No. 72-1374.

277 So.2d 538 (1973)

Robert MENDLEIN and Eleanor Mendlein, Appellants, v. UNITED STATES FIDELITY AND GUARANTY COMPANY, Appellee.

District Court of Appeal of Florida, Third District.

May 15, 1973.

Attorney(s) appearing for the Case

Fuller, Brumer, Moss, Cohen & Rodgers, and Burt E. Redlus, Miami, for appellants.

Knight, Peters, Hoeveler, Pickle, Niemoeller & Flynn, and Stephen A. Stieglitz, Miami, for appellee.



Defendant-appellants seek review of a final summary judgment in favor of plaintiff-appellee.

On March 16, 1967, as a result of an automobile-pedestrian accident with one Mary Delancy, Eleanor Mendlein suffered personal injuries and subsequently filed suit against Mrs. Delancy. After repeated attempts to serve Mrs. Delancy, it was determined finally that she was no longer within the court's jurisdiction and was uninsured at the time of the accident. Thereafter, on May 10, 1972 Mrs. Mendlein and her husband filed a demand for arbitration1 with their insurance company, U.S. Fidelity and Guaranty Company, the appellee. Fidelity then filed an action for a declaratory decree seeking to determine the status of its uninsured motorist coverage under the appellants' (Mr. and Mrs. Mendlein) insurance policy. Plaintiff-appellee, Fidelity, contended that the 5 year statute of limitation had run, thus barring the claim under the uninsured motorist coverage and moved for summary judgment. The lower court granted the motion and this appeal ensued.

Appellants contend that the lower court erred in finding as a matter of law that the cause of action for an uninsured motorist claim arises on the date of an accident with an uninsured motorist, rather than on the date the conditions precedent contained in the insuring agreement are complied with.

Having found no Florida case exactly on point, we looked to other jurisdictions and discovered that the New York court in the case of In re Motor Vehicle Accident Indemnification Corporation, 40 Misc.2d 970, 244 N.Y.S.2d 154 (1963) was confronted with the same problem. The court held that New York's six year statute of limitation relating to contract actions was applicable in determining the time for serving a demand for arbitration and the tortious act of the third party give rise to the rights under the contract. In other words, the statute of limitation begins to run as of the date of the accident and a demand for arbitration, absent in the insurance contract a time limitation for instituting arbitration proceedings, must be made within the applicable statutory period. See also Application of Travelers Indemnity Company, 226 N.Y.S.2d 16 (Sup. 1962); Schleif v. Hardware Dealer's Mutual Fire Insurance, 218 Tenn. 489, 404 S.W.2d 490 (1966); Price v. State Farm Mutual Automobile Company, 486 S.W.2d 721 (Tenn. 1972). We adopt this view.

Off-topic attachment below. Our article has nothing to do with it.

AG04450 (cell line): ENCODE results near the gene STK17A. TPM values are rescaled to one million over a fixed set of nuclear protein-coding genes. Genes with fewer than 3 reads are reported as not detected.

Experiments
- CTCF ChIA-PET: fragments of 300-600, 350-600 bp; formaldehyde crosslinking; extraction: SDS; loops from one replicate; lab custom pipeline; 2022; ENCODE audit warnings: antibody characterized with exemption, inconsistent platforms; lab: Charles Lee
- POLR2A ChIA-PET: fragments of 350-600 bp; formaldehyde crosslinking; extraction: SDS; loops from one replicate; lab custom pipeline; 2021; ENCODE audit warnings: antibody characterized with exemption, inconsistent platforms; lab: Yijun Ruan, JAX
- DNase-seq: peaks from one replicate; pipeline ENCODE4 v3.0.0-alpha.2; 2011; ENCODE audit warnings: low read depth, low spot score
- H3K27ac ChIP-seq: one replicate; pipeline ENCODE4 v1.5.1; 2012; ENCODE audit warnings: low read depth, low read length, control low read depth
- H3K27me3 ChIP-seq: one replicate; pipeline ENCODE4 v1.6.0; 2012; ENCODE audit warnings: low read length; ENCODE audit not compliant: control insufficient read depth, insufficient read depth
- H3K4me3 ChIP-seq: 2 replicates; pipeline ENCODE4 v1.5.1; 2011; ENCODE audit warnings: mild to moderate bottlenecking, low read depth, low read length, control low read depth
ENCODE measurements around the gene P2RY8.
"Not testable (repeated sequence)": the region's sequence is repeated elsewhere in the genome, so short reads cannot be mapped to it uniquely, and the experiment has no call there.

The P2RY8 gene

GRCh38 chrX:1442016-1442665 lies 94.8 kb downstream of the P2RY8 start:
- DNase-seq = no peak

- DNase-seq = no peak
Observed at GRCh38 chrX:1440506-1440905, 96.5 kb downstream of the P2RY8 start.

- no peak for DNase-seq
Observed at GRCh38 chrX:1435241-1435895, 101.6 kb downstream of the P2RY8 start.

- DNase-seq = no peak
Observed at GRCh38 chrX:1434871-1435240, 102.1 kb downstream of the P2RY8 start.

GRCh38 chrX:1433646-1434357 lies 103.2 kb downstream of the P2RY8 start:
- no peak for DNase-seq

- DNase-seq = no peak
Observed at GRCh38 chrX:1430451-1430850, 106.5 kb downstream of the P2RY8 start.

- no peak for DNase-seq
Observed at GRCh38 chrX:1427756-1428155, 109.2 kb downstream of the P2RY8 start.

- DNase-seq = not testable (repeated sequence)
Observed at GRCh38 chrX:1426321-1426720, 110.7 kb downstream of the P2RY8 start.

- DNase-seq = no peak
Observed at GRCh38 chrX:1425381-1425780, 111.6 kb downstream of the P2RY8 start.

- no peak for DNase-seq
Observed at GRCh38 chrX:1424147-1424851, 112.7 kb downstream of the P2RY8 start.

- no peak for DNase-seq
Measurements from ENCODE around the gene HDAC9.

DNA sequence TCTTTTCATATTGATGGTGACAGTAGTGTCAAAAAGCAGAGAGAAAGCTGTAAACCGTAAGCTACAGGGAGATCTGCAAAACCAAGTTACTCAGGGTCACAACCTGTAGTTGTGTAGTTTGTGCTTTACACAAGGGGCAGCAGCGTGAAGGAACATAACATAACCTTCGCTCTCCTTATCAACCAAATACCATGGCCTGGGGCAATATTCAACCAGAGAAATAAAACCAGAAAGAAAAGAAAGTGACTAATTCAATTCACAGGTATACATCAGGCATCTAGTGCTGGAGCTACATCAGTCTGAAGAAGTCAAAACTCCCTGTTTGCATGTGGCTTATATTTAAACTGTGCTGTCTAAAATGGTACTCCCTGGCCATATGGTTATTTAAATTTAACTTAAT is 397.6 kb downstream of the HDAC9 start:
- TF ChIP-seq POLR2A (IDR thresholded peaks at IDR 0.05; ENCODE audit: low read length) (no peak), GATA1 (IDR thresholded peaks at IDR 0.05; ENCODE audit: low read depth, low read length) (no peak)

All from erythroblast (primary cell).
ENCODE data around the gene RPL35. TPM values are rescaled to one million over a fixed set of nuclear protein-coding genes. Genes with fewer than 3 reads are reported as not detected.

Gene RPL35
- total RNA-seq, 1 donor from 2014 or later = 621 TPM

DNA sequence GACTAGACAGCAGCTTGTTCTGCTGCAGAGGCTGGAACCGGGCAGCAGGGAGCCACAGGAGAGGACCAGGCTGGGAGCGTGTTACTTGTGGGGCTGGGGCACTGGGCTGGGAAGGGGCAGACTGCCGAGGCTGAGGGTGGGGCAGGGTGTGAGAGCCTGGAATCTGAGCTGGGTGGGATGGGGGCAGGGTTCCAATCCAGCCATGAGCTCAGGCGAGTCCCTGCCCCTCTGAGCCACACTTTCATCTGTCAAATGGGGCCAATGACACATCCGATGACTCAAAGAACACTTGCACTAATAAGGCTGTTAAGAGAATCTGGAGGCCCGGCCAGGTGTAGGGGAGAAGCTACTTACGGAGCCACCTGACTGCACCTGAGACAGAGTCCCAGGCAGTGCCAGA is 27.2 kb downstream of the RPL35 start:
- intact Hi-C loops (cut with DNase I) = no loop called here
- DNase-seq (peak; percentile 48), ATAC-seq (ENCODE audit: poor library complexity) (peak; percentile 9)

Turning to the case sub judice, the 5 year statute of limitation, F.S. § 95.11(3) F.S.A., which all parties agreed upon, is the applicable Statute. See Hartford Accident & Indemnity Company v. Mason, Fla.App. 1968, 210 So.2d 474. Appellant, Mrs. Mendlein was injured on March 16, 1967 and as of that date her rights arose under the contract. It follows then that appellants' demand for arbitration on May 10, 1972 was untimely and barred by the 5 year statute of limitation which began to run as of the date of the accident with Mrs. Delancy in March 1967.

Further, many jurisdictions hold that where, as in the case at bar, either the insured or insurer upon disagreement as to liability or amount of payment may upon written demand have the matter settled by arbitration, the party desiring arbitration must demand such arbitration within a reasonable time. Andeen v. Country Mutual Insurance Company, 70 Ill.App.2d 357, 217 N.E.2d 814 (1966) and 45 C.J.S. Insurance § 1113 (1946). This court has held that where a demand or some other act is required of a party as a condition precedent to his right to sue, the demand must be made in reasonable time, and this time, unless there be some special circumstances shown, will be fixed in analogy to the statute of limitation. Stoudenmire v. Florida Loan Company, Fla.App. 1960, 117 So.2d 500. We hold the same rule applicable not only to a parties right to sue, but a parties right to arbitration pursuant to an insurance contract as in the instant case.

Accordingly, the judgment of the lower court is affirmed.



1. "Arbitration. "If any person making claim hereunder and the Company do not agree that such person is legally entitled to recover damages from the owner or operator of an uninsured automobile because of bodily injury to the insured, or do not agree as to the amount of payment which may be owing under this Part then upon written demand of either, the matter or matters upon which such person and the company do not agree shall be settled by arbitration in accordance with the rules of the American Arbitration Association and judgment upon the award rendered by the arbitrators may be entered in any court having jurisdiction thereof. Such person and the Company each agree to consider itself bound and to be bound by any award made by the arbitrators pursuant to this Part."


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